Singaporeans vote for president in the wake of political scandals

Singaporeans have recently participated in their first contested presidential election in over a decade. The president’s position in Singapore is mostly ceremonial, with limited powers and influence on public affairs. However, the outcome of this election could serve as an indicator of public sentiment towards the ruling party, following a series of political scandals involving high-ranking officials.

One of the leading candidates is Tharman Shanmugaratnam, a veteran minister of the ruling People’s Action Party (PAP). Shanmugaratnam, a prominent economist, resigned from the PAP in June to enter the presidential election. He previously served as the deputy prime minister and finance minister of Singapore. Prime Minister Lee Hsien Loong heads the PAP, which experienced its worst electoral performance in 2020, although it still maintained a significant majority in parliament.

The PAP’s reputation has been tarnished this year due to a string of rare political scandals. These scandals include a senior minister’s arrest in a corruption probe and the resignation of two lawmakers over an extramarital affair. As Singaporean voters cast their votes, many have expressed that these scandals might influence their decision. Some voters have voiced their desire to express their dissatisfaction with the ruling party, while others are voting based on their personal preferences. Businesswoman Ms Tong mentioned that the sentiment is divided, with voters being more aware of the limited powers of the president.

The president of Singapore serves as the custodian of the city-state’s substantial financial reserves. Therefore, eligibility for the position requires candidates to have either civil service or corporate experience. Tharman Shanmugaratnam is currently the frontrunner in the election, which is the first contested election in more than a decade. The other candidates include Tan Kin Lian, a former insurance executive who has faced criticism for previous social media posts about women and Indians, and Ng Kok Song, a former investment officer in a wealth fund.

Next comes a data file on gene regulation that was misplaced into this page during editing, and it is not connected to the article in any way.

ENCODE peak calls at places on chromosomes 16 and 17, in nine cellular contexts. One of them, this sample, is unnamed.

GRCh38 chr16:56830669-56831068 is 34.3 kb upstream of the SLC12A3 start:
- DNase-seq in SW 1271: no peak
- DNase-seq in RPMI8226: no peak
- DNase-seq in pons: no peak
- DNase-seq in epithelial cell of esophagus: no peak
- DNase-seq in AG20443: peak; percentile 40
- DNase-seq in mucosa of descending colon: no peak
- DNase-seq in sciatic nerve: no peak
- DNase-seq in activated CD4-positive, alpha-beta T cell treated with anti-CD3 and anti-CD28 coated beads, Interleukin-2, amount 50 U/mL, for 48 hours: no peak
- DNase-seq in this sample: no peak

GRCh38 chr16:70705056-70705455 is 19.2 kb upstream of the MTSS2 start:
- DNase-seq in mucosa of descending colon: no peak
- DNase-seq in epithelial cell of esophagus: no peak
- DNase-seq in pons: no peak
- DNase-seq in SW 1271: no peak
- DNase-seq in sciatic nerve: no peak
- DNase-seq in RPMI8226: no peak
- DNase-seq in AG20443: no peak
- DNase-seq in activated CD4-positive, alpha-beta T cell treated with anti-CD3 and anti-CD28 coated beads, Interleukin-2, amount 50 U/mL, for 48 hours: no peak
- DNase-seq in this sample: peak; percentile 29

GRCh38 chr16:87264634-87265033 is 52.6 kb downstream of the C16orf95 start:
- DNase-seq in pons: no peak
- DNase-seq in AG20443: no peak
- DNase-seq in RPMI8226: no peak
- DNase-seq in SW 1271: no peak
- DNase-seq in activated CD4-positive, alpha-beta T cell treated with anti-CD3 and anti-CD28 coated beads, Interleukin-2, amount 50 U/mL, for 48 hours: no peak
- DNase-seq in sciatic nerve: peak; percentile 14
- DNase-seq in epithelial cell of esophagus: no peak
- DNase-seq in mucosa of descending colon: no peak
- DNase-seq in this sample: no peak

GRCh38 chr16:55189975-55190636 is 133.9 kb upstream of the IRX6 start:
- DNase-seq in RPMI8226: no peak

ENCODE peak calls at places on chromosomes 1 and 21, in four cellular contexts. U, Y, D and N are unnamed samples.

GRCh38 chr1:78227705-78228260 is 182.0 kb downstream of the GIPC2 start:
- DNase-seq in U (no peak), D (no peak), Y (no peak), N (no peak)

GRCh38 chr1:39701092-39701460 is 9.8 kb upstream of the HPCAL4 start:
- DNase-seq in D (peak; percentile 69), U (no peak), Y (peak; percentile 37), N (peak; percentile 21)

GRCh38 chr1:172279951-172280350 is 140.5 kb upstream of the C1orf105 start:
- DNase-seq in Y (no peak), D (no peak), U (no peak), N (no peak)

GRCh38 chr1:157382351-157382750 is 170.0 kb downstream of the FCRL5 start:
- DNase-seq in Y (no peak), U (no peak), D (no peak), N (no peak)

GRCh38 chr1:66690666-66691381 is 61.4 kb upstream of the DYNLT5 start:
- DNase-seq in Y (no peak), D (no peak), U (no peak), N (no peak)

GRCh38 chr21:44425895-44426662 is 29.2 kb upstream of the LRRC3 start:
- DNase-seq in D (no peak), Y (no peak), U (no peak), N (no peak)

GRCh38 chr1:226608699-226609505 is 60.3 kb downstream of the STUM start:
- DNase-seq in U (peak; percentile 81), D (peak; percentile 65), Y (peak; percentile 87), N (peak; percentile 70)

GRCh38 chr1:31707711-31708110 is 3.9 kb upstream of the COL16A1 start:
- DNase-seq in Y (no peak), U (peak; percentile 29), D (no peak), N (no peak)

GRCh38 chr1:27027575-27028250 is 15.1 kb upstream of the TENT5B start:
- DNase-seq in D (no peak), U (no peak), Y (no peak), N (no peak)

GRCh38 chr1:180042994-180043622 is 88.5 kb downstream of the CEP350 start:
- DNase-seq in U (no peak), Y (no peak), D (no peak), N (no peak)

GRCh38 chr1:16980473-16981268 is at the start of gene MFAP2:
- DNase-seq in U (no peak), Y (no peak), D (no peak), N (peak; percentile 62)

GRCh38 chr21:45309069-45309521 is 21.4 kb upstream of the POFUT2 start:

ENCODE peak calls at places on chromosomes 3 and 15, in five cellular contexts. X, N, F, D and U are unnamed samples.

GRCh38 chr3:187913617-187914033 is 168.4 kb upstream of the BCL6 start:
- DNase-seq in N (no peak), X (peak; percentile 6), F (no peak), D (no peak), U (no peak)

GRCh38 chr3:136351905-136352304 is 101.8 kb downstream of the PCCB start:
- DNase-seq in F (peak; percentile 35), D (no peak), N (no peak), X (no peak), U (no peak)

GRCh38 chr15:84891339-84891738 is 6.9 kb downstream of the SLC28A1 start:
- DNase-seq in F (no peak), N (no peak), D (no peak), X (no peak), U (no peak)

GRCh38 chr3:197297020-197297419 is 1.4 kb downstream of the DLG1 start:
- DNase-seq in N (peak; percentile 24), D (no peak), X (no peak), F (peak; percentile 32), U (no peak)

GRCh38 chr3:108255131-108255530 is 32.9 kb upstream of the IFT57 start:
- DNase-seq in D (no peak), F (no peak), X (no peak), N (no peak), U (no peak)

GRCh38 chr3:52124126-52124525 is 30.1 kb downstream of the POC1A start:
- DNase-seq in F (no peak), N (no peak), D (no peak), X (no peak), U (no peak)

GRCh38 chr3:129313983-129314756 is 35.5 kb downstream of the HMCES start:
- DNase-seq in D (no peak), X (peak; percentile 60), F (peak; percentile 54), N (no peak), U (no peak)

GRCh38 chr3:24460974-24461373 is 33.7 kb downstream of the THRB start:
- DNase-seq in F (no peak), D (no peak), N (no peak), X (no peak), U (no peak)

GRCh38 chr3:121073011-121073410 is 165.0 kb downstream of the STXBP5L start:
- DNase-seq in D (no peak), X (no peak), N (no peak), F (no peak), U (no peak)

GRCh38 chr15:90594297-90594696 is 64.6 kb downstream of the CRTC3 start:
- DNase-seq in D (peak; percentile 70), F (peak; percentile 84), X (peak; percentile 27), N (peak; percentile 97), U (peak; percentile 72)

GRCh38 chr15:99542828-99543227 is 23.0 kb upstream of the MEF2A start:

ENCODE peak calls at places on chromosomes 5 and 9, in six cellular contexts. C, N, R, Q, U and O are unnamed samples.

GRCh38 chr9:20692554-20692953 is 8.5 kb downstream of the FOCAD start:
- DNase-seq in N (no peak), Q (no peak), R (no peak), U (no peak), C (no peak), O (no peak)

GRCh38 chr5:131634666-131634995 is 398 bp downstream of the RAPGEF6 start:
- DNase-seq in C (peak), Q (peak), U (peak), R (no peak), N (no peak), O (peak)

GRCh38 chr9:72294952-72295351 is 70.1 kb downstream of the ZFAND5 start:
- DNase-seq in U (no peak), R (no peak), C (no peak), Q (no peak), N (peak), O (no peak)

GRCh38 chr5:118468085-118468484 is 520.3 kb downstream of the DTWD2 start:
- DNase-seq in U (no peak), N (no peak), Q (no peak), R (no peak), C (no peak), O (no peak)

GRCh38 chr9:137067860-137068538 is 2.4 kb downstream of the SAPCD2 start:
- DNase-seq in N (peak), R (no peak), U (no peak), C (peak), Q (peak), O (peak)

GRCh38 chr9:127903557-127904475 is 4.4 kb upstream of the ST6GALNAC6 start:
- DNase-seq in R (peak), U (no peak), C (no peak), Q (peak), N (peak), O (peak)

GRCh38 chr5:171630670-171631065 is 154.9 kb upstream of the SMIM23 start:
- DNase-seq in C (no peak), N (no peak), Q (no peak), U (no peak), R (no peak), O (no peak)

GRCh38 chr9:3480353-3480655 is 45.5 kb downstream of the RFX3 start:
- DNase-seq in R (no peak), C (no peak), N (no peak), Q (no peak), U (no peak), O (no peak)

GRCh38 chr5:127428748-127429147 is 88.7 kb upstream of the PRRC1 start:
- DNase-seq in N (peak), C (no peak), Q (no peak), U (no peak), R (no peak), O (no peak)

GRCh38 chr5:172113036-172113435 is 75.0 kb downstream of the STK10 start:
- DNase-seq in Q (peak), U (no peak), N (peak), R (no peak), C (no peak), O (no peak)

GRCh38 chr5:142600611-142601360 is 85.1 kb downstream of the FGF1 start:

Ethnicity has also emerged as an issue in the election, as Singapore is a multicultural city-state with a majority-Chinese population. If elected, Shanmugaratnam would be Singapore’s first non-Chinese president chosen by voters. However, some voters emphasize that race is not a deciding factor and believe that Singapore has made progress in overcoming racial divisions. Digital consultant Mr Anthony expressed that the focus should be on selecting the best candidate rather than considering race.

Additionally, voters have raised concerns about the strict eligibility criteria for presidential candidates. Prospective candidates must have held senior positions in the civil service or have been the chief executive of a public company worth at least $500 million Singaporean dollars. These restrictions have led to consternation among voters, who feel that the pool of candidates is limited.

It is worth noting that voting is compulsory for Singapore’s 2.7 million eligible citizens, further emphasizing the importance of public participation in the election. The outcome of this contested presidential election will provide valuable insights into public sentiment towards the ruling party and their response to recent political scandals. It will also shape the political landscape of Singapore for the foreseeable future.